Waiting for Orders

Here at Marrying the Army I make it part of my mission and my promise to my readers that I’ll embrace life as an Army spouse. Sometimes that’s easy to do, but sometimes it’s not.

I’m going through one of those times when embracing the Army lifestyle is a bigger challenge for me than normal. I’ve held myself together through the end of the pregnancy and our baby’s birth, but yesterday I finally melted down. In a German grocery store parking lot. I cried a bunch, and I may have dropped an f-bomb in front of my mom.

No matter how much I embrace it, the truth is that Army life is not without its meltdown moments. Strength and resilience are musts, but every now and then, so is a good cry in the grocery store parking lot.

Why did I melt down?

We have a two week old baby, and today’s my first day on my own after my husband’s paternity leave. We’ll be PCSing again soon after less than a year in Wiesbaden, and Army bureaucracy has made acquiring our official orders for that PCS into something of a nightmare.

My husband began processing our request for orders (RFO) in late December, and we still don’t have orders in hand. For a number of reasons, mostly minutia, the RFO has been pushed back to use ten times.

Ten.

The tenth rejection took place the same day I called Nick at work to tell him I was in labor with our daughter. I begged him to take me to the orders people to talk to them myself that afternoon, envisioning myself at 41 weeks, contracting every 4 or so minutes, striking fear into the hearts of the paperwork people. He took me to the hospital instead. My water broke 30 minutes later.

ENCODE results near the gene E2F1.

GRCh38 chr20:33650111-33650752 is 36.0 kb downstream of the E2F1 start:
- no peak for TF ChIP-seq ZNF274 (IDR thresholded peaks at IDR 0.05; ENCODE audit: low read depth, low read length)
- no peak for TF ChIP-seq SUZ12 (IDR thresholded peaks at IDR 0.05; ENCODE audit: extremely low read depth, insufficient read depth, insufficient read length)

Bah. If I weren’t breastfeeding, I might take up whiskey drinking.

Life is on hold (as it so often is in the military). We don’t know yet when we’ll be allowed to relocate, although we do know that Nick will need to have a presence in the new duty station beginning in less than a month.

The Army’s policies prevent families from PCSing more than once every 12 months. As a result, it’s likely that this policy — which is designed to protect families — will actually separate us for several weeks while he reports to the new station in early April and Baby Shaw, the dog and I wait for the 12-month mark in May to be able to join him at the new post.

Then again, it’s possible that by some miracle, we’ll be able to PCS together as a family. We’ll find out when the orders are cut.

Wish us luck…

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12 Comments